Wireless earphone brands are common, but not crowdfunded brands. BRYAN TURNER takes the K Sport Wireless for a run.

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As wireless technology becomes better, Bluetooth earphones have become popular in the consumer market. KuaiFit aspires to make them even more accessible to more people through a cheaper, quality product, by selling the K Sport Wireless Earphones directly from its Kickstarter page

KuaiFit has an app by the same name which offers voice-guided personal training services in almost every type of exercise, from cardio to weight-lifting. A vast range of connectivity to third-party sensors is available, like heart rate sensors and GPS devices, which work well with guided coaching. 

The app starts off with selecting a fitness level: beginner, intermediate and advanced. Thereafter, one has the ability to connect with real personal trainers via a subscription to its paid service. The subscription comes free for 6 months with the earphones, and R30 per month thereafter. 

The box includes a manual, a USB to two USB Type B connectors, different sized soft plastic eartips and the two earphone units. Each earphone is wireless and connects to the other independently of wires. This puts the K Sport Wireless in the realm of the Apple Earpods in terms of connection style.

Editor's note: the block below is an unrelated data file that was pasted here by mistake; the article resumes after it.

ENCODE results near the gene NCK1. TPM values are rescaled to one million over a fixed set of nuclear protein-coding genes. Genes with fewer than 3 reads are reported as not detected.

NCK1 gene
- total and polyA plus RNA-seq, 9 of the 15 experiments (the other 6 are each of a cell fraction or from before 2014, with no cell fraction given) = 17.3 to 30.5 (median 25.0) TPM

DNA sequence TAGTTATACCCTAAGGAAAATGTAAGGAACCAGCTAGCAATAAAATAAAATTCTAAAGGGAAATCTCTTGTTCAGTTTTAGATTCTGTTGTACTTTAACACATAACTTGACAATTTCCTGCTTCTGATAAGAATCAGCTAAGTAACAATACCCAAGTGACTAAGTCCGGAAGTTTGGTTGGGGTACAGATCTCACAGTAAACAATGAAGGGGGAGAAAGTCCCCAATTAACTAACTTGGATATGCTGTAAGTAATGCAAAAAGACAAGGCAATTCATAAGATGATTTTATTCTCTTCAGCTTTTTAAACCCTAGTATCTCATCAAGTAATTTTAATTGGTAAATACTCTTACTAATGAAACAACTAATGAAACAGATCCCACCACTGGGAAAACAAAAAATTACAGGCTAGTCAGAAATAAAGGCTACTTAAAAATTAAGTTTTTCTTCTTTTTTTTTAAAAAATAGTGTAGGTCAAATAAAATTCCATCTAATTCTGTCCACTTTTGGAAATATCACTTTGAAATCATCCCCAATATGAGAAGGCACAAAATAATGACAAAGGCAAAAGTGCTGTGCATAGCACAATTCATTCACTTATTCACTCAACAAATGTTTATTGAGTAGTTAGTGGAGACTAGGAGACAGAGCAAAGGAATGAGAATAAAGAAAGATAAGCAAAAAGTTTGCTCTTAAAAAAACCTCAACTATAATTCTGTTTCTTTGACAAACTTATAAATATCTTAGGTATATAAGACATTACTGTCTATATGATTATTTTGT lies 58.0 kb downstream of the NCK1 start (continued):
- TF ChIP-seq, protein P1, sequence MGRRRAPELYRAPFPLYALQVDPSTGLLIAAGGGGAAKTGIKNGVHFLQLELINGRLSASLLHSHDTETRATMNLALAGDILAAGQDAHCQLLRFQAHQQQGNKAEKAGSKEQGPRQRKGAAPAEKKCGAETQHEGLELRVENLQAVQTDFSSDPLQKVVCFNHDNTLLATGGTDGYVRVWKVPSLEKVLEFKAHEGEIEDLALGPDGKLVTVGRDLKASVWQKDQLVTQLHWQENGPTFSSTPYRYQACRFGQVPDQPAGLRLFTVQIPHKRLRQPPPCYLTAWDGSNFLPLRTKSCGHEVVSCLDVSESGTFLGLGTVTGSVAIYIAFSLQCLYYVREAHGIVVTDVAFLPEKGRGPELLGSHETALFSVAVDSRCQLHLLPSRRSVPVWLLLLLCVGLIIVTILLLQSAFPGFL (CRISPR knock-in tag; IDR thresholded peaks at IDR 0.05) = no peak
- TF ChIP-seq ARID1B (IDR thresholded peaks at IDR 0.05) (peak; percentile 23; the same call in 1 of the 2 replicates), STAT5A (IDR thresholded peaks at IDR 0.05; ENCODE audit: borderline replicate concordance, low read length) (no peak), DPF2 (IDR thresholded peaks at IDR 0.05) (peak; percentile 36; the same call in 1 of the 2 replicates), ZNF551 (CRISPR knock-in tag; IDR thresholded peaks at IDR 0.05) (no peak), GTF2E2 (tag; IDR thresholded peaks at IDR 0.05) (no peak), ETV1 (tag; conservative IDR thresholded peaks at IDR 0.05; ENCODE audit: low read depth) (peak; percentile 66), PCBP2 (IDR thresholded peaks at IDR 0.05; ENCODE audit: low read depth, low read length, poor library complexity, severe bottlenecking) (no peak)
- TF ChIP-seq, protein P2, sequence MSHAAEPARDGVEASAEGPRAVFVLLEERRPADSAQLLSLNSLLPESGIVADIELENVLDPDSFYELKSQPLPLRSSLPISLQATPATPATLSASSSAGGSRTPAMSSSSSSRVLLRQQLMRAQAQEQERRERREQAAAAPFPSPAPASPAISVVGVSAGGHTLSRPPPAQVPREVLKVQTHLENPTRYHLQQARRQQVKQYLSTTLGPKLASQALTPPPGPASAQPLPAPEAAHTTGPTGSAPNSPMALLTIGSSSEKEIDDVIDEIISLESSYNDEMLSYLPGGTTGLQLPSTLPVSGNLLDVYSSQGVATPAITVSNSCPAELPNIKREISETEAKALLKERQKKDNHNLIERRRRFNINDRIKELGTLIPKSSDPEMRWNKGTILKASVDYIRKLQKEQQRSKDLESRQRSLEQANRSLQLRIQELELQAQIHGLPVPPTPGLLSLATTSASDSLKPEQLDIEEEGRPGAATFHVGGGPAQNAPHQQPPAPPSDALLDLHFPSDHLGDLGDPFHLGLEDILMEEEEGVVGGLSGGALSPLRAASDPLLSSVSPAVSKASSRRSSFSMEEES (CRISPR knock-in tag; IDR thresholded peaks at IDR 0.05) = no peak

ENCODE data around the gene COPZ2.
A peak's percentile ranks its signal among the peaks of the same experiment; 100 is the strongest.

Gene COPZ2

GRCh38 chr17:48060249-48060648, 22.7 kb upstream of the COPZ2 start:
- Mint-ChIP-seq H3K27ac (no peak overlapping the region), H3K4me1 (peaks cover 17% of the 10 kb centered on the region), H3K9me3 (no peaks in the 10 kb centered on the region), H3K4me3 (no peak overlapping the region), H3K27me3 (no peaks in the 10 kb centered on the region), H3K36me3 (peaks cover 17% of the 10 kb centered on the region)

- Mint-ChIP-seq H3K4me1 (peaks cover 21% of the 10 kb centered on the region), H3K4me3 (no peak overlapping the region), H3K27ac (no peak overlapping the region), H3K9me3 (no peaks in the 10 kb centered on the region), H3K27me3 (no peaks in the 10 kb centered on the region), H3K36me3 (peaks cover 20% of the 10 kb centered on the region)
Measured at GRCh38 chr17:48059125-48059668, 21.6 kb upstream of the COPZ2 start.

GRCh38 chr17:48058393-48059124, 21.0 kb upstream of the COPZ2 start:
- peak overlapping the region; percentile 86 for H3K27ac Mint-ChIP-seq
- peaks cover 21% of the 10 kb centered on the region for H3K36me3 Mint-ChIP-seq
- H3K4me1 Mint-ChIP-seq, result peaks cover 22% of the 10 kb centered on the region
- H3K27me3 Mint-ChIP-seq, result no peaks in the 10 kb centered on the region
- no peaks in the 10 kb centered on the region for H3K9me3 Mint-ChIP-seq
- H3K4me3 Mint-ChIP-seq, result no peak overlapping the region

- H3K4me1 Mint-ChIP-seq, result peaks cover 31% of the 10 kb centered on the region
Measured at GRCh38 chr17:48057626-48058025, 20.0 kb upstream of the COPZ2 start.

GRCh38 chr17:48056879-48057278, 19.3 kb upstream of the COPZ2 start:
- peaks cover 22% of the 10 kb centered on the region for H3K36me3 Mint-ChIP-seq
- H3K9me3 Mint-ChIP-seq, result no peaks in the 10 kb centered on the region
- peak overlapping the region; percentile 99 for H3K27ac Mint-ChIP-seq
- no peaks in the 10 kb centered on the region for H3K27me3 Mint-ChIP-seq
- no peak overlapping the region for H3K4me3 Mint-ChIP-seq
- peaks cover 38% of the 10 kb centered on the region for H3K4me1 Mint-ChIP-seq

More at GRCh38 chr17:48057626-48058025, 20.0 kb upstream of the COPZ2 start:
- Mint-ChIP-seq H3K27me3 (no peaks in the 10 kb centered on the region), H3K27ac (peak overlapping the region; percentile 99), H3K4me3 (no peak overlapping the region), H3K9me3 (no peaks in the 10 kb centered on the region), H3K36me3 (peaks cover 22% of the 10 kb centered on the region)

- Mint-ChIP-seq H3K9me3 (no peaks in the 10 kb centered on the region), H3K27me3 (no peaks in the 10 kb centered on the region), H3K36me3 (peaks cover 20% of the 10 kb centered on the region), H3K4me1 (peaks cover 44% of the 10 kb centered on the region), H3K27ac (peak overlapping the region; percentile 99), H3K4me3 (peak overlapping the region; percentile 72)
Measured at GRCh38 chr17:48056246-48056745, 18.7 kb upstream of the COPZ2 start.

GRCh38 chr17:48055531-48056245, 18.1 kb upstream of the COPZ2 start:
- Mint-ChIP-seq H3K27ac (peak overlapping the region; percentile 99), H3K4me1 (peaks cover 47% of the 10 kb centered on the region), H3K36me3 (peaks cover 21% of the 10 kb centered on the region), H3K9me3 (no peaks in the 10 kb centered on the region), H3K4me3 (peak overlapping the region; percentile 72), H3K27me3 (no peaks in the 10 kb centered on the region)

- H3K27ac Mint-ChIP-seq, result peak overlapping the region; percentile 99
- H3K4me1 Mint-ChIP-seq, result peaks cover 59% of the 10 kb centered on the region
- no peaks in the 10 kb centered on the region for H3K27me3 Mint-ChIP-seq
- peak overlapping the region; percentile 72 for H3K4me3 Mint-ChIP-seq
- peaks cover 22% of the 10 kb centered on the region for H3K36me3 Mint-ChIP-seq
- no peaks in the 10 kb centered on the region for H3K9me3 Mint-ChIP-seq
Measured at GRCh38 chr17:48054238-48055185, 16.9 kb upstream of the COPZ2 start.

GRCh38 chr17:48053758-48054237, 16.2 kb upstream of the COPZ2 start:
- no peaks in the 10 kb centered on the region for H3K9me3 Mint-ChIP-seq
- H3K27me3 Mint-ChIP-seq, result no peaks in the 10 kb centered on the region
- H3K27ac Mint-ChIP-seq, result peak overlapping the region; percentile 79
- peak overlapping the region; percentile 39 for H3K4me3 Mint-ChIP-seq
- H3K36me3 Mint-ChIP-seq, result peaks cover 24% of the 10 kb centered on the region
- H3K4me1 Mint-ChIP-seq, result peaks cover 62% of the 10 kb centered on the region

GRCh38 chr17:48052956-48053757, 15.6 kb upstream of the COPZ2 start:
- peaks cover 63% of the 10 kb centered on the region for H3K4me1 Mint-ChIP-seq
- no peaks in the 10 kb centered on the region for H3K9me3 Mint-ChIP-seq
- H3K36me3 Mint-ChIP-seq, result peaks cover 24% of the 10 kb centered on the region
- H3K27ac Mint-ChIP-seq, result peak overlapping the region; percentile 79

The earphones are just over 2cm wide and 2cm high. The set is black with a light blue KuaiFit logo on the earphone’s button. 

The button functions as an on/off switch when long-pressed and a play/pause button when quick-pressed. The dual-button set-up is convenient in everyday use, allowing for playback control depending on which hand is free. Two connectivity modes are available, single earphone mode or dual earphone mode. The dual earphone mode intelligently connects the second earphone and syncs stereo audio a few seconds after powering on. 

In terms of connectivity, the earphones are Bluetooth 4.1 with a massive 10-meter range, provided there are no obstacles between the device and the earphones. While it’s not Bluetooth 5, it still falls into the Bluetooth Low Energy connection category, meaning that the smartphone’s battery won’t be drastically affected by a consistent connection to the earphones. The batteries within the earphones aren’t specifically listed but last anywhere between 3 and 6 hours, depending on the mode.